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Sets Module Bug?

>>> from sets import *
Set((1,2,3)) Set([1, 2, 3]) Set([1,2,3]) Set([1, 2, 3]) Set(([1,2,3],[4,5,6]))

Traceback (most recent call last):
File "<input>", line 1, in ?
File "sets.py", line 399, in __init__
self._update(iterable)
File "sets.py", line 344, in _update
data[element] = value
TypeError: list objects are unhashable

How can a Set using a tuple or list be ok, but not a tuple of lists?
Jul 18 '05 #1
3 1455
Chris S. wrote:
>>> from sets import *
>>> Set((1,2,3)) Set([1, 2, 3]) >>> Set([1,2,3]) Set([1, 2, 3]) >>> Set(([1,2,3],[4,5,6]))

Traceback (most recent call last):
File "<input>", line 1, in ?
File "sets.py", line 399, in __init__
self._update(iterable)
File "sets.py", line 344, in _update
data[element] = value
TypeError: list objects are unhashable

How can a Set using a tuple or list be ok, but not a tuple of lists?


Because "list objects are unhashable", as Python told you :-)
AFAIK the sets module is built upon the dict type, it uses (requires)
the elements of the set to be hashable for efficient containment tests.
The library reference of the sets module also says:
"All of the elements in iterable should be immutable or be transformable to an immutable
using the protocol described in section 5.13.3. "

--Irmen
Jul 18 '05 #2
Dnia Mon, 02 Aug 2004 05:25:50 -0400, Chris S. napisał(a):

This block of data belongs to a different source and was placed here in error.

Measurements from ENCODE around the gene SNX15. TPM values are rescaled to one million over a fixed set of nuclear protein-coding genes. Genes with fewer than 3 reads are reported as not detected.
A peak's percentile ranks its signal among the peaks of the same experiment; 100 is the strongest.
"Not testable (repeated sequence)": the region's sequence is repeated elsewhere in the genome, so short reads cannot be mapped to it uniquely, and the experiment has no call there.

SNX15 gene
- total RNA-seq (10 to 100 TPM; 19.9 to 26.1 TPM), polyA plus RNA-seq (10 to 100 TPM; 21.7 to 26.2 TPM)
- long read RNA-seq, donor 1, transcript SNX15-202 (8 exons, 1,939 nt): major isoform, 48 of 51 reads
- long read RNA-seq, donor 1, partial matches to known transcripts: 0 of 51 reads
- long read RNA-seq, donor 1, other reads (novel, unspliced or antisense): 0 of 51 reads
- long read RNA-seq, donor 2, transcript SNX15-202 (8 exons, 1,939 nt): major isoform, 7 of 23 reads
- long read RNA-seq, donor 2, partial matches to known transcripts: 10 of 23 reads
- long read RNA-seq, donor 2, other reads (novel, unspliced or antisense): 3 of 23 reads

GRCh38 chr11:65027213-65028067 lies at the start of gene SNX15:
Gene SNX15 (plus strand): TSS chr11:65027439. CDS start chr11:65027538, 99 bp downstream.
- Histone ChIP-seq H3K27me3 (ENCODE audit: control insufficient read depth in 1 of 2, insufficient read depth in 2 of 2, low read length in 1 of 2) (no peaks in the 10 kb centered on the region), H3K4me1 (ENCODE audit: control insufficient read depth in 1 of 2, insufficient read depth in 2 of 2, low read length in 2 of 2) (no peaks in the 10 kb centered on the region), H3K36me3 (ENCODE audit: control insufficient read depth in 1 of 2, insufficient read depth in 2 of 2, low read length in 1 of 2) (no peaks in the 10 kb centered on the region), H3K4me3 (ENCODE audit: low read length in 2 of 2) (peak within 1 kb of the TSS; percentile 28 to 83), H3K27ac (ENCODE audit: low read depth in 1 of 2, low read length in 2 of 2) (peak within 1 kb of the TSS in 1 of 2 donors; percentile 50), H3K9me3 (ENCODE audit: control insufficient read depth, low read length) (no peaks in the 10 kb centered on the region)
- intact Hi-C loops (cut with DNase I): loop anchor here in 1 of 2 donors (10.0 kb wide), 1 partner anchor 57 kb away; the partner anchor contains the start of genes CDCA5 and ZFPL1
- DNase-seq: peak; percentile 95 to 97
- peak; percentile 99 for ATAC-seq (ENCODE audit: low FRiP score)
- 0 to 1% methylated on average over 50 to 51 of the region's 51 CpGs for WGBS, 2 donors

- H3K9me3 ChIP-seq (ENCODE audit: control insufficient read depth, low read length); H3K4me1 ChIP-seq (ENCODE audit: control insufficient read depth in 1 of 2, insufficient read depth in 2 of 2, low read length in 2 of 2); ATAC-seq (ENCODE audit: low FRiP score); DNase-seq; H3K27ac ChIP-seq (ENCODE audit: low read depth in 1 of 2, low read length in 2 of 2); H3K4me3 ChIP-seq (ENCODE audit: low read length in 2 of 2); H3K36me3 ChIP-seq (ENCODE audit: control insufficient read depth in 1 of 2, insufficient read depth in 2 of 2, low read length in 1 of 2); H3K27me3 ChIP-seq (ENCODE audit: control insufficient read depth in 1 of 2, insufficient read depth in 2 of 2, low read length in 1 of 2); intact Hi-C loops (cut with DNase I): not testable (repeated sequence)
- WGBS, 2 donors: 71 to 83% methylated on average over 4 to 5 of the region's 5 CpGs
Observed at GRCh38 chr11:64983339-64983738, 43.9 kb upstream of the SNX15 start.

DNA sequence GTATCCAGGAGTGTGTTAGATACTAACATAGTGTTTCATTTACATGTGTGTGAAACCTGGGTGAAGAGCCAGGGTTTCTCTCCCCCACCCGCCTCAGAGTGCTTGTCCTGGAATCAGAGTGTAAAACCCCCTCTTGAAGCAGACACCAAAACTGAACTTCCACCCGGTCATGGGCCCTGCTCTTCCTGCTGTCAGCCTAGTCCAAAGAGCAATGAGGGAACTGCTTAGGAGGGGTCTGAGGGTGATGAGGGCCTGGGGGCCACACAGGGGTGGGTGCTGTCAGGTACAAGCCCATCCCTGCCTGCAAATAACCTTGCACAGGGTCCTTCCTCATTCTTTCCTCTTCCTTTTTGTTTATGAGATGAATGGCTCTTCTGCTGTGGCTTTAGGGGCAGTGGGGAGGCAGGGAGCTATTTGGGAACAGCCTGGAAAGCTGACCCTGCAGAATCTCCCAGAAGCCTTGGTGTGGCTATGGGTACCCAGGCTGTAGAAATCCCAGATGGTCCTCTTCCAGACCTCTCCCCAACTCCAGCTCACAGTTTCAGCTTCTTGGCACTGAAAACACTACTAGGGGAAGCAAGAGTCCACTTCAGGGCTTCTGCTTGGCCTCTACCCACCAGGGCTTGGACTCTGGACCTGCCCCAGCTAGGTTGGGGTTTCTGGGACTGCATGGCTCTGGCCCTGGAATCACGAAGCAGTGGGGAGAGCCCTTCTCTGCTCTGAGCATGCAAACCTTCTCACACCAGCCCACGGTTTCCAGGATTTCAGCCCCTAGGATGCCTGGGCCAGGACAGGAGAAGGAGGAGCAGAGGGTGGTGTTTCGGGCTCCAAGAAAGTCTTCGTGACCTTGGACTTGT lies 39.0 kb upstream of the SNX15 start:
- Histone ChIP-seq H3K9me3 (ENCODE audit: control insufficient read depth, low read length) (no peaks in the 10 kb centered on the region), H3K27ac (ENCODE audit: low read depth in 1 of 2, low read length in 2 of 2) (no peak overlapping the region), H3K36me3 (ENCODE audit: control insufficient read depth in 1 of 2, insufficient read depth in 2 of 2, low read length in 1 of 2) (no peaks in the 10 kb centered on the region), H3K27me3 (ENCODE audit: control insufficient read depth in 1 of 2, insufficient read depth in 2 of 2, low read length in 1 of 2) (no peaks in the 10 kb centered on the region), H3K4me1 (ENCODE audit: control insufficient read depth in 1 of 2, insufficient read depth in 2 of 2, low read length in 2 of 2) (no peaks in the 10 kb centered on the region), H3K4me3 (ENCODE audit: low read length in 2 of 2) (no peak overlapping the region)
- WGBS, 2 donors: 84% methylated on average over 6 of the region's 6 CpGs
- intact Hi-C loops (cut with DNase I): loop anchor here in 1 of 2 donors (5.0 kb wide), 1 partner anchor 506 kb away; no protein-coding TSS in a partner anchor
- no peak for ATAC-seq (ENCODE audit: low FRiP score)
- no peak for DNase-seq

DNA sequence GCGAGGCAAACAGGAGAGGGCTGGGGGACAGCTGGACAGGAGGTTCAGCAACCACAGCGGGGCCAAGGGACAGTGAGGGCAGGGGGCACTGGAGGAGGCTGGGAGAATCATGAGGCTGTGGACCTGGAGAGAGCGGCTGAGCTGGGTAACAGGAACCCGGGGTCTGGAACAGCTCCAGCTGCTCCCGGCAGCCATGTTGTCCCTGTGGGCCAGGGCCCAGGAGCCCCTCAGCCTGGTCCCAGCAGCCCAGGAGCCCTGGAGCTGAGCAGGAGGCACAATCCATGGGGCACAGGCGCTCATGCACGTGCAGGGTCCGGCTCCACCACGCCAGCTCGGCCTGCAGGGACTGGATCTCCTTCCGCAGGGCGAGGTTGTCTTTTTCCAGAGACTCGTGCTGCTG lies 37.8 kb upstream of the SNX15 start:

How can a Set using a tuple or list be ok, but not a tuple of lists?


Because tuples can't be changed once they're constructed (= immutable.)
You'd get the same error if you tried to do
d = {[1,2]: 'foo'}


Traceback (most recent call last):
File "<pyshell#1>", line 1, in -toplevel-
d = {[1,2]: 'foo'}
TypeError: list objects are unhashable

--
Marek Baczyński :: UIN 57114871 :: GG 161671 :: JID im******@jabber.gda.pl
He who knows best best knows how little he knows. -- Thomas Jefferson
Jul 18 '05 #3
> >>> Set((1,2,3))
[...]
How can a Set using a tuple or list be ok, but not a tuple of lists?


I think you are confused by the syntax above. This expression constructs
a Set object, and fills it with the members of the tuple. In no way does
the Set "use" the tuple - once the Set is created, the tuple goes away.

So you should have asked "How can a Set containing numbers be ok, but
not a Set containing lists?", to which the other two posters gave the
right answer.

Regards,
Martin
Jul 18 '05 #4

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